After a long “who-will-blink-first” game, Australia has passed a new law that makes it compulsory for Google and Facebook to pay media companies for news and content. The Australian parliament on Thursday passed a new News Media Bargaining Code (NMBC) Thursday which makes Australia the world’s first country where a government arbitrator will negotiate and set rates for tech giants to pay should the company’s negotiations with media companies fail.  

According to Australian Treasurer Josh Frydenberg and Australian Communications Minister Paul Fletcher, “The code will ensure that news media businesses are fairly remunerated for the content they generate, helping to sustain public-interest journalism in Australia.” The Australian Parliament passed the code after Josh Frydenberg and Facebook co-founder and CEO Mark Zuckerberg agreed on the code.  

According to the Australian Competition and Consumer Commission chair, the code’s purpose is to curb the market power that Alphabet-owned Google and Facebook have. Since Google and Facebook need media but aren’t reliant on any media companies, media companies couldn’t strike commercial deals.  

The news comes after Facebook restored the sharing of news links by Facebook users and news publishers when it struck a deal with the Australian government. Before the deal was struck, the social-media giant had banned all the news publishers on their platform to share links. This ban had an overarching impact on the pages of the Australian hospitals, government organizations, and charities.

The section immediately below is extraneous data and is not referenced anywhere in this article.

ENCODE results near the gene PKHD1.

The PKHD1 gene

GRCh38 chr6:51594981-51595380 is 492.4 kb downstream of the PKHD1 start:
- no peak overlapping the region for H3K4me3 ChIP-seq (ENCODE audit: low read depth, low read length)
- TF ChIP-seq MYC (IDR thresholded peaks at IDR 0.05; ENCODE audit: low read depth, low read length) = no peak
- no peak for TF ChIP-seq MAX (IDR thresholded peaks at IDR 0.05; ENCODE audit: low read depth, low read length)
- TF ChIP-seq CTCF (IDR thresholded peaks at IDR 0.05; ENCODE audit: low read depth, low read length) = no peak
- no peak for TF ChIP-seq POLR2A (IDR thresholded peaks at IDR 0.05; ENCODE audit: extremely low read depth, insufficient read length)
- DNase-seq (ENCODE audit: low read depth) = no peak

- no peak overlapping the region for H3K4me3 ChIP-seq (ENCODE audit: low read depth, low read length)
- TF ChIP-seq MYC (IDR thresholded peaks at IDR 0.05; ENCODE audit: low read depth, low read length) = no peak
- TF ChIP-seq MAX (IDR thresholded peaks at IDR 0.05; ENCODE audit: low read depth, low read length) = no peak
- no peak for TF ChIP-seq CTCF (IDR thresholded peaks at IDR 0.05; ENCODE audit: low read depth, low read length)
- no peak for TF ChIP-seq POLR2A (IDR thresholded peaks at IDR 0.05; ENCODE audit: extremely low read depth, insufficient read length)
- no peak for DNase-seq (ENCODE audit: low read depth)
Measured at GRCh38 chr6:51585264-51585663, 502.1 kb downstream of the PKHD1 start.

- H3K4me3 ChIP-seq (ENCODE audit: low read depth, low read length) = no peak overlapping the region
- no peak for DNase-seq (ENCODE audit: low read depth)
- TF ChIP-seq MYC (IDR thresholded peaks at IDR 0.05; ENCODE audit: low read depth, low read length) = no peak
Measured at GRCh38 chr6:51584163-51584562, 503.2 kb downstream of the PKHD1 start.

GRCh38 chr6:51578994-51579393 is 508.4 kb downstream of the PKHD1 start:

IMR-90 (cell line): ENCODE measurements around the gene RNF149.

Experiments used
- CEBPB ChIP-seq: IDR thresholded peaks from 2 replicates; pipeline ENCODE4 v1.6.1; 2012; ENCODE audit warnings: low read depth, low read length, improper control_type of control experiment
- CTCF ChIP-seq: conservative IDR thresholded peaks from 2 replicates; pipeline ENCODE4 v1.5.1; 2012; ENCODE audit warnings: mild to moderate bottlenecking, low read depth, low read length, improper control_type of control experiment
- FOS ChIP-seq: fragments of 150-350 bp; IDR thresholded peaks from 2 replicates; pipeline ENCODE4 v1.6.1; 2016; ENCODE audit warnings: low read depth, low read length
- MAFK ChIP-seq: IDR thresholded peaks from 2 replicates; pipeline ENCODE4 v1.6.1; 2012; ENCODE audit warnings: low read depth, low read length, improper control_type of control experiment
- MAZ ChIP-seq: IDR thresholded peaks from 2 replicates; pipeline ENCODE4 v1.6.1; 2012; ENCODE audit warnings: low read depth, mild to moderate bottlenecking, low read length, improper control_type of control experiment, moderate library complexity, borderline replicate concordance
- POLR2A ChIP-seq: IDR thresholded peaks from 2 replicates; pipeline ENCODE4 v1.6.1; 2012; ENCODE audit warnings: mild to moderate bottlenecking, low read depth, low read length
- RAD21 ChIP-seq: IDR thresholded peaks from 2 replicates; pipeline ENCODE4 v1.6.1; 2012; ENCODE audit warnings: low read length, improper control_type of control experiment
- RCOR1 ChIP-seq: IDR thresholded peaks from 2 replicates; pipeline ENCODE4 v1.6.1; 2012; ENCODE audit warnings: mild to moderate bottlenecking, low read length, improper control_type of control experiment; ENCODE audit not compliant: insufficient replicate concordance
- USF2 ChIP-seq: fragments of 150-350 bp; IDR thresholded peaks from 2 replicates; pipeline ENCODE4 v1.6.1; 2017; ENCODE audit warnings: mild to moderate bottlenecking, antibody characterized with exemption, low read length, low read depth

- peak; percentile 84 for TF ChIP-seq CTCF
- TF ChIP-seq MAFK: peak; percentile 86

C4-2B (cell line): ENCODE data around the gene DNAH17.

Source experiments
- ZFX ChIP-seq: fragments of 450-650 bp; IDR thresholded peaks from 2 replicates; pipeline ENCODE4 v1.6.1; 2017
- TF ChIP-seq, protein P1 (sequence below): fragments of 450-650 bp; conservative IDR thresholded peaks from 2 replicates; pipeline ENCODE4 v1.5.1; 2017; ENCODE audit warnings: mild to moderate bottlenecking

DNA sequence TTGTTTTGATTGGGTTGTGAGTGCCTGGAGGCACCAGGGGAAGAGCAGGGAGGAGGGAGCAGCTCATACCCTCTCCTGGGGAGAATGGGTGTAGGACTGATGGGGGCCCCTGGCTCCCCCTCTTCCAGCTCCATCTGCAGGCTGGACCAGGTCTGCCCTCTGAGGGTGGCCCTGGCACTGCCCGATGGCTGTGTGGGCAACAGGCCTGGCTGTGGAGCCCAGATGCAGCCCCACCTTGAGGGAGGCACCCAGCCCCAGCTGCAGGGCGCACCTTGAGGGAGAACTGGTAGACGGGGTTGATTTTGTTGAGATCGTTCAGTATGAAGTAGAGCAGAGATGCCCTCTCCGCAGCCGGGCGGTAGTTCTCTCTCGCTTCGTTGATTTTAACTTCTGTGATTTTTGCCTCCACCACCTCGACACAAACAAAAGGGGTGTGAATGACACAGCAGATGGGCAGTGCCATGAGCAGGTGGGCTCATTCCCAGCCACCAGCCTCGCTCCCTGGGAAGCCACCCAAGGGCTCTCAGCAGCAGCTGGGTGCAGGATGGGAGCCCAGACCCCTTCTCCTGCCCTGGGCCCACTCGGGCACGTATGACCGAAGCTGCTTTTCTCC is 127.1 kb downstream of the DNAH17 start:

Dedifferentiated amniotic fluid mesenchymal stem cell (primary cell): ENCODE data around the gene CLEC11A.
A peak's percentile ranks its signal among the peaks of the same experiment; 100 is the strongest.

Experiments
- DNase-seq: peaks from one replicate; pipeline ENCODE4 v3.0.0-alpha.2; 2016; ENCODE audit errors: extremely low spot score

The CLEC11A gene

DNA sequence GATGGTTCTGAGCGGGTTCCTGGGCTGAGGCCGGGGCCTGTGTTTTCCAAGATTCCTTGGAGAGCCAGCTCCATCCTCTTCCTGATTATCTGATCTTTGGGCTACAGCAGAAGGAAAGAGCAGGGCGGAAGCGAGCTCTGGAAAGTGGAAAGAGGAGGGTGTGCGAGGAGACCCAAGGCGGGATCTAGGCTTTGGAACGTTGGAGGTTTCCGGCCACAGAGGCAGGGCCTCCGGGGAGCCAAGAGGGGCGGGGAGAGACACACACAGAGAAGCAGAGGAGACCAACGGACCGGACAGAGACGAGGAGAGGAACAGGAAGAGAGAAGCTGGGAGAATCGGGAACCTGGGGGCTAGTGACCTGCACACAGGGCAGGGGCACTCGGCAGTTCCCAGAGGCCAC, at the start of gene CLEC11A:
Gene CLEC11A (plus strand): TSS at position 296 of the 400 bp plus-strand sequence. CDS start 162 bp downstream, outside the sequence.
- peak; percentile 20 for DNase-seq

The Australian government had to meet Facebook in the middle and announced that it added 4 amendments to the proposed legislation. This was the first step-down from the Australian government as it had earlier said that it would not make any changes to the amendment.  

As of now, Facebook agreed to “retain the ability to decide if news appears” on its platform and ensuring that Facebook won’t be subjected to a forced negotiation. It was also agreed upon that Facebook will resist efforts of media companies to advance regulatory frameworks “that do not take account of the true value exchange between publishers and platforms like Facebook.” The 4 amendments made to the code include a 2-month meditation period that gives both sides time to “negotiate deals” before an arbitration comes to place. 

What does the new News Media Bargaining Code (NMBC) act do? 

The new News Media Bargaining Code (NMBC) aims to curb the immense bargaining power of Facebook and Google have in their negotiations with the Australian media companies that provide news. Now the tech giants will not be able to abuse their power by operating their platforms on a take-it-or-leave-it basis for journalism. 

The new law will incentivise Google and Facebook and the news organizations to strike a balanced deal between themselves. In a situation where such talks fail, the tech giants could see themselves being dragged into arbitrations.  

According to market regulator ACCC (Australian Competition and Consumer Commission), in the past publishers had little to no negotiating power since they were heavily reliant on tech monopolies like Facebook and Google.  

However, it’s interesting to note that the newly amended code requires the Australian government to consider the platform’s existing contributions to the field of journalism. This includes the commercial deals struck with publishers before the code is applied. This could in theory lead to the fact that Facebook and Google can both escape the process of arbitration completely. 

Australia’s face-off with tech giants can be looked like something more than just revenue sharing. In the backdrop of the Australian Prime Minister’s recent tussle with Chinese on trade, one can conclude that Australia wants to have control over its national sovereignty.